21 MATH 326: RINGS AND MODULES Principal ideal- and unique factorization domains 3.1. Definition. Let R be a ring. One says that an element b of R divides a R if there exists c R, such that a = b c. Notation: b a. Note that b divides a if and only if R a R b. If R is an integral domain and a b as well as b a for some non zero elements a, b R then a = b u for a unit u. In fact, by the assumptions one has a v = b and b u = a for some u, v R, and therefore a (v u) = a, or equivalently a (vu 1) = 0. Hence since a is not 0 and R an integral domain this implies v u = 1, i.e. u, v R. Elements a and b in a ring R are called associates if a = u b for some unit u. Note that a is associate to b is an equivalence relation. Clearly, if a and b are associates then R a = R b. The converse holds, i.e. R a = R b implies a and b are associates, in an integral domain, see Lemma Irreducible elements. Let a be a non zero element in a ring R. A factorization of a is an expression a = b c with b, c R. Such a factorization is called trivial if b or c is a unit, otherwise it is called non trivial, or proper. A non zero element a R is called irreducible if it is not a unit and has only trivial factorizations. If R is an integral domain and a = b c is a proper factorization of a R \ {0} then the ideal R a is a proper subset of the ideals R b and R c. Therefore a non zero element a in the integral domain R is irreducible if and only if there is no principal ideal R b R which properly contains R a Lemma. Let R be a noetherian integral domain. Then every non unit a R \ {0} can be written n a = with b 1,..., b n irreducible elements in R. Proof. Assume the contrary. Let A R be the set of non units in R, which can not be written as product of irreducible elements. By assumption this set is not empty and R a R for all a A. Set b i K := { R a a A }. Since R is noetherian there exists a maximal element R a 0 in K. The element a 0 A can not be irreducible since then a 0 = a 0 would be a factorization into irreducible elements. Hence there are b, c R \R, such that a 0 = b c. But then R b and R c properly contain R a 0, and so these ideals are not in K. Therefore c, b A, and so b and c have a factorization into irreducible elements: b = d 1... d l and c = e 1... e m for some m, l 1 and irreducible elements d 1,..., d l, e 1,..., e m. But then a 0 = d 1... d l e 1... e m, a contradiction Prime elements. A prime element of the ring R is an element p 0 in R, which is not a unit, such that if p divides a product a b in R then p divides a or b. In an integral domain prime elements are irreducible: If p = a b then p divides one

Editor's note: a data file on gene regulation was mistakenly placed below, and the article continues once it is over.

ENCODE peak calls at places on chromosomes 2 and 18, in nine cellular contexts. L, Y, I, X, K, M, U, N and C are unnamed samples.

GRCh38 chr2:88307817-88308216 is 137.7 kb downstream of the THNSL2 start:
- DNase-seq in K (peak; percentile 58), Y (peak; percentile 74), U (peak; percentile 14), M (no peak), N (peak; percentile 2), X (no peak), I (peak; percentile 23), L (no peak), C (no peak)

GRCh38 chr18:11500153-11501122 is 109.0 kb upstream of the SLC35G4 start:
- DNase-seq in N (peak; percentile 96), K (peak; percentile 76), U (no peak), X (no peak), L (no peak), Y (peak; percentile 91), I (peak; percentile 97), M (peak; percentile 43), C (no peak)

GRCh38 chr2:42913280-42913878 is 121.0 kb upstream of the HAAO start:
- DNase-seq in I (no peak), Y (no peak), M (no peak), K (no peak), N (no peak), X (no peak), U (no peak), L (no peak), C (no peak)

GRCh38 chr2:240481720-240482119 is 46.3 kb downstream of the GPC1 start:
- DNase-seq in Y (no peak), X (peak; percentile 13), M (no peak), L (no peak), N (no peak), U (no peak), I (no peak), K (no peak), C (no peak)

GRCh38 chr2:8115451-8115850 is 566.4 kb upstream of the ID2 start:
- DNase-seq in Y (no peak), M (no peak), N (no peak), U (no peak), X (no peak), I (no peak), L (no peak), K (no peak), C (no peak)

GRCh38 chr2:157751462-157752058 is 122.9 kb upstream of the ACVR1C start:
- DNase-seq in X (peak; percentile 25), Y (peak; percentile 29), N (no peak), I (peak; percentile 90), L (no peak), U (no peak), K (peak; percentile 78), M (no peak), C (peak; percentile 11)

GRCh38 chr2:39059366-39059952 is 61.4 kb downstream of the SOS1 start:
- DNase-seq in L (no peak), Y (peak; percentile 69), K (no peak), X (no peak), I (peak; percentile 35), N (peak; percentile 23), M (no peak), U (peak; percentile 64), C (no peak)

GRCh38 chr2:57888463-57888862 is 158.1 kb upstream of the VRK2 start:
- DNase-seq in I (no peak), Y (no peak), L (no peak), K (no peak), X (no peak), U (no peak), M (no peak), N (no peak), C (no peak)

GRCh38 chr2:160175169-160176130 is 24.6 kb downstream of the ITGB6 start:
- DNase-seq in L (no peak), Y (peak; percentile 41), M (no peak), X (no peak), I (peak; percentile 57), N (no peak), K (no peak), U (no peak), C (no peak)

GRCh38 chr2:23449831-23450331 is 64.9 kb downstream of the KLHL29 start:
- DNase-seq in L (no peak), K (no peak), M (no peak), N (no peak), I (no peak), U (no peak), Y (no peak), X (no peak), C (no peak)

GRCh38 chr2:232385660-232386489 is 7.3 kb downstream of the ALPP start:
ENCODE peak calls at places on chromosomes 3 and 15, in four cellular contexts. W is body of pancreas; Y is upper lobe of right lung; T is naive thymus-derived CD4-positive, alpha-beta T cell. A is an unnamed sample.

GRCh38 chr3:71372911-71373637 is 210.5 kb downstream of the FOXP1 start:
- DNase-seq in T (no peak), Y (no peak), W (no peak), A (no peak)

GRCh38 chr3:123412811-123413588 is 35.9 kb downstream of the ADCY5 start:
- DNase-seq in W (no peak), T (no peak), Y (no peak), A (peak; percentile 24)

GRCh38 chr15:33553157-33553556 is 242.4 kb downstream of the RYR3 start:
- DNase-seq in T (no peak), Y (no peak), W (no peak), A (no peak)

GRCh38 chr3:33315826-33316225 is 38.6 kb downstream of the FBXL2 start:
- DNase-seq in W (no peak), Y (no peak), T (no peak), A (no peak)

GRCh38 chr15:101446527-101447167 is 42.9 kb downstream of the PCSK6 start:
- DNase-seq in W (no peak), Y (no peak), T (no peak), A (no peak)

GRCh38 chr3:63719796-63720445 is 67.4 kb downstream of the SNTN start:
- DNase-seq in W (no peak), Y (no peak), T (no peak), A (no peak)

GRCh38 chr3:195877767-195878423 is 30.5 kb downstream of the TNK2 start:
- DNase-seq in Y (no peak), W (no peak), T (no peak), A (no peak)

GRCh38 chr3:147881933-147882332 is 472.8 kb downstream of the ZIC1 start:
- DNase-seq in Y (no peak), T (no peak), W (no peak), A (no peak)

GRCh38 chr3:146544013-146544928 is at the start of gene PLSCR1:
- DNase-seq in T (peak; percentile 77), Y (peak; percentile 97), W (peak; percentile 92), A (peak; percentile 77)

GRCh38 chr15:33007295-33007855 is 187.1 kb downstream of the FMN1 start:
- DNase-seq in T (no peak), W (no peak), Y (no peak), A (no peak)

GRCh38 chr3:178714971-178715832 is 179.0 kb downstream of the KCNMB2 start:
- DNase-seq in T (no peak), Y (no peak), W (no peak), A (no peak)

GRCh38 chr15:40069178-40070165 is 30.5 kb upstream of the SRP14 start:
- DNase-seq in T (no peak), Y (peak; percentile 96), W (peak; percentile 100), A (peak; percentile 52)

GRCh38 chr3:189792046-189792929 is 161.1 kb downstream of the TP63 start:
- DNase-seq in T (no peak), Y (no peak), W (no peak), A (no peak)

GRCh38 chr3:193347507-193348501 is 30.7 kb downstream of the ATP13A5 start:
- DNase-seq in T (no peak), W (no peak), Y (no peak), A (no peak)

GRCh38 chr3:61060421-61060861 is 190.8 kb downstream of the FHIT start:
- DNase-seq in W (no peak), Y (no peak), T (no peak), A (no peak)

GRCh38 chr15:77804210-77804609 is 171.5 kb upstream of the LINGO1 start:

22 22 STEFAN GILLE of a or b, say a = p c. Then (as above) one gets c b = 1 and so b is a unit, i.e. the factorization p = a b is trivial Lemma. Let R be a ring and p a prime element in R. If p divides a product a 1... a n 1 a n then p divides on of the factors a i. Proof. By induction on n. If n = 2 this is the definition of prime element, so let n 3. The prime element p divides (a 1... a n 1 ) a n. Hence p divides a 1... a n 1 or a n. In the latter case p divides the factor a n of the product, and in the former it divides one of the elements a 1,..., a n 1 by induction Greatest common divisor. Let R be an integral domain. An element d R is called a greatest common divisor (short: gcd) of the non zero elements r 1,..., r l R if (and only if) d divides r i for all 1 i l, and if t is another element in R which divides all r i s then t divides d Lemma. Let R be a principal ideal domain. Then d R is a greatest common divisor of the non zero r 1,..., r l if and only if R d = l R r i. In particular, if d and e are greatest common divisors of r 1,..., r l then there exists a unit u R, such that d = u e. Proof. Assume that d is a gcd of r 1,..., r l. Then d divides all r i, say r i = a i d for some a i R, i = 1,..., l. One has then: l s i r i = for all s 1,..., s l R, and so I := l ( l ) s i (a i d) = s i a i d l R r i R d. On the other hand since R is a principal ideal domain there is t R, such that I = R t. Then t divides all r i s since these are in I, and so t divides the greatest common divisor d. But this implies R d R t and so i.e. R d = I as claimed. R d R t = I R d, For the other direction, assume R d = I = l R r i. Then d divides all r i s since r i I = R d for all 1 i l, and if t R also divides all r i s then (by the arguments above) I = R d R t and so t divides d, i.e. d is a gcd of r 1,..., r l. For the last assertion, if d and e are greatest common divisors of r 1,..., r l then Z d = Z e and so by Lemma 2.6 (iii) d = u e for some unit u in R. In other words, a greatest common divisor of the elements r 1,..., r l can be also defined as a generator of the ideal generated by the r i s. This implies the following corollary.